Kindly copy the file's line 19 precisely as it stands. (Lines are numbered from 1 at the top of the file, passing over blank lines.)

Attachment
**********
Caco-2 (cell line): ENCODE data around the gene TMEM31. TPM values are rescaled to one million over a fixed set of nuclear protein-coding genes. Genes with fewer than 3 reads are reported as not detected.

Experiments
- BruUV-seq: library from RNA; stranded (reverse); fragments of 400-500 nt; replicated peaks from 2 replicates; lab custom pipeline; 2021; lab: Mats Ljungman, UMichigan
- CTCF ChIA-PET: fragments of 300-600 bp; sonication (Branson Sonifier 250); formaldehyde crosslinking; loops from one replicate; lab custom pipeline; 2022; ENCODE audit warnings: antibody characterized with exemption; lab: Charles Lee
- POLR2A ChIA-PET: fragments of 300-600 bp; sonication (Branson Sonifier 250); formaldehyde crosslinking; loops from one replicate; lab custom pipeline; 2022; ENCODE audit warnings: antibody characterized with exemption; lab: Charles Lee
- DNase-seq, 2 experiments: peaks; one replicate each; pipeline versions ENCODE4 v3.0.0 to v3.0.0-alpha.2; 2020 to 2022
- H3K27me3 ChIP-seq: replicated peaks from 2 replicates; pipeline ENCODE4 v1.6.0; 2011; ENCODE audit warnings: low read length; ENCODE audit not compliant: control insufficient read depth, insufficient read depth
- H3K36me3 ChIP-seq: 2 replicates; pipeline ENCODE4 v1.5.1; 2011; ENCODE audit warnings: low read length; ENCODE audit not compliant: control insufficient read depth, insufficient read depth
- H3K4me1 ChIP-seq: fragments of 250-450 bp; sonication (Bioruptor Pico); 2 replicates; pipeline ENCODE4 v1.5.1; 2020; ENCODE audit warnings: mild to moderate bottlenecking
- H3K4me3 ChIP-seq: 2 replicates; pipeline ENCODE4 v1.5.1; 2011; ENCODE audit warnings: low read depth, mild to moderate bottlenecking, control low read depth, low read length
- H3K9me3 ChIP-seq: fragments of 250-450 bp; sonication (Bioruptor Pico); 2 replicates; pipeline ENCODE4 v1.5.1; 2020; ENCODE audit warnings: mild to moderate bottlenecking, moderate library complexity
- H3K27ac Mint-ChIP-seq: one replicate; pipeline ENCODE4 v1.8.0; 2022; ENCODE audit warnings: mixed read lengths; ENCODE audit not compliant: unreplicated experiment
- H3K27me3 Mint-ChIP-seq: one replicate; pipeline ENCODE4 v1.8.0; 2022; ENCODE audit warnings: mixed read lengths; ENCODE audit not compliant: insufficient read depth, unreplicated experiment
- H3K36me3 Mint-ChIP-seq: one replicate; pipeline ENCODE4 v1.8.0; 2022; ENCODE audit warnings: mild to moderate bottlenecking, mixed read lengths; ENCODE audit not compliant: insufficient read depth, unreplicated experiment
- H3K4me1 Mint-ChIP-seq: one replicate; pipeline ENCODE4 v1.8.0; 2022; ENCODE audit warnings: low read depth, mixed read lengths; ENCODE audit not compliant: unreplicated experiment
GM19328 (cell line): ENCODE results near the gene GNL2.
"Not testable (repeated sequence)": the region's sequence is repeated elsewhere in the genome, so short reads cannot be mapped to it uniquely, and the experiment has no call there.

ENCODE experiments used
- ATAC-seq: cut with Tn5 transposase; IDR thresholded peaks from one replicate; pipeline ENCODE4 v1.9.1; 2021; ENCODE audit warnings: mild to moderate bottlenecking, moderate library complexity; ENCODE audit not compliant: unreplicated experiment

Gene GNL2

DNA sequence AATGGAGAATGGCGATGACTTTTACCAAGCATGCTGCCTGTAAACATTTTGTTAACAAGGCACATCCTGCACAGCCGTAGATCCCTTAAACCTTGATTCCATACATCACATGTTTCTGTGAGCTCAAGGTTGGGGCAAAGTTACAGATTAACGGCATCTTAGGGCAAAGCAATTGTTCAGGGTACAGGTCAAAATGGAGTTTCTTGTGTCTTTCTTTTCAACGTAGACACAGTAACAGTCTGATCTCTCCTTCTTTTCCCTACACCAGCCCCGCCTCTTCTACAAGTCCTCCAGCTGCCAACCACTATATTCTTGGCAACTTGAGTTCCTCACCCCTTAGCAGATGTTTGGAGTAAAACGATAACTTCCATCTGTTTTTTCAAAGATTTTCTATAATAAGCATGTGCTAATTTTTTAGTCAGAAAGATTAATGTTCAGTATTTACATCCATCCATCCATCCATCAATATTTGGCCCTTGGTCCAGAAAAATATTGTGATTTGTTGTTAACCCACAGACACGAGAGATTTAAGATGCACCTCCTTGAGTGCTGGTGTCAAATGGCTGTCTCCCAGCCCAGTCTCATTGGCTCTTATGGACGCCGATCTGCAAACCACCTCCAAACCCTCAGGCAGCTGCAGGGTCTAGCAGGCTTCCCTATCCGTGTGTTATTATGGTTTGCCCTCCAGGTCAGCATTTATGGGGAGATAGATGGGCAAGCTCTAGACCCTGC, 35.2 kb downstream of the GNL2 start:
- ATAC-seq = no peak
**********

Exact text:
- ATAC-seq: cut with Tn5 transposase; IDR thresholded peaks from one replicate; pipeline ENCODE4 v1.9.1; 2021; ENCODE audit warnings: mild to moderate bottlenecking, moderate library complexity; ENCODE audit not compliant: unreplicated experiment